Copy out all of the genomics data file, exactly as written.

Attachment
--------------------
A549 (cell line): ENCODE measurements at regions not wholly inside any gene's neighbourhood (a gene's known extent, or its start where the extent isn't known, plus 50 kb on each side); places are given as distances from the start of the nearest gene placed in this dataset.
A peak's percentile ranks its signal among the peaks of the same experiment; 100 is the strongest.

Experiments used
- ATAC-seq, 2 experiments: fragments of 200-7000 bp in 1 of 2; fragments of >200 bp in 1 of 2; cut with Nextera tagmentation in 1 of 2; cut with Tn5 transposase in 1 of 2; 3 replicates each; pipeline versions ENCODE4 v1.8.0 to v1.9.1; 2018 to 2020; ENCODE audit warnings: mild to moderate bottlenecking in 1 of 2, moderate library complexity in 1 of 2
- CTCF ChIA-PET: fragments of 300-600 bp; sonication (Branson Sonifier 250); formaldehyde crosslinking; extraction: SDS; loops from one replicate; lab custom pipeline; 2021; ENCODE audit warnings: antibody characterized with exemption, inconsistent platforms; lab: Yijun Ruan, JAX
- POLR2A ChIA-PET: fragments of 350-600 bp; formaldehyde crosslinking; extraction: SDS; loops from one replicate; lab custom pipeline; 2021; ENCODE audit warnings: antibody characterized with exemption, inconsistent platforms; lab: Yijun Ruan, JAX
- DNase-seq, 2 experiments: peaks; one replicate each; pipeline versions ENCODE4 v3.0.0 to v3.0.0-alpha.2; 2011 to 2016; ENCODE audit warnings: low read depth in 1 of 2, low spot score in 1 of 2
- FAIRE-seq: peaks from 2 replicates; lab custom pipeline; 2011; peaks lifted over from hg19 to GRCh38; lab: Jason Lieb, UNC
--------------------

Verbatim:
A549 (cell line): ENCODE measurements at regions not wholly inside any gene's neighbourhood (a gene's known extent, or its start where the extent isn't known, plus 50 kb on each side); places are given as distances from the start of the nearest gene placed in this dataset.
A peak's percentile ranks its signal among the peaks of the same experiment; 100 is the strongest.

Experiments used
- ATAC-seq, 2 experiments: fragments of 200-7000 bp in 1 of 2; fragments of >200 bp in 1 of 2; cut with Nextera tagmentation in 1 of 2; cut with Tn5 transposase in 1 of 2; 3 replicates each; pipeline versions ENCODE4 v1.8.0 to v1.9.1; 2018 to 2020; ENCODE audit warnings: mild to moderate bottlenecking in 1 of 2, moderate library complexity in 1 of 2
- CTCF ChIA-PET: fragments of 300-600 bp; sonication (Branson Sonifier 250); formaldehyde crosslinking; extraction: SDS; loops from one replicate; lab custom pipeline; 2021; ENCODE audit warnings: antibody characterized with exemption, inconsistent platforms; lab: Yijun Ruan, JAX
- POLR2A ChIA-PET: fragments of 350-600 bp; formaldehyde crosslinking; extraction: SDS; loops from one replicate; lab custom pipeline; 2021; ENCODE audit warnings: antibody characterized with exemption, inconsistent platforms; lab: Yijun Ruan, JAX
- DNase-seq, 2 experiments: peaks; one replicate each; pipeline versions ENCODE4 v3.0.0 to v3.0.0-alpha.2; 2011 to 2016; ENCODE audit warnings: low read depth in 1 of 2, low spot score in 1 of 2
- FAIRE-seq: peaks from 2 replicates; lab custom pipeline; 2011; peaks lifted over from hg19 to GRCh38; lab: Jason Lieb, UNC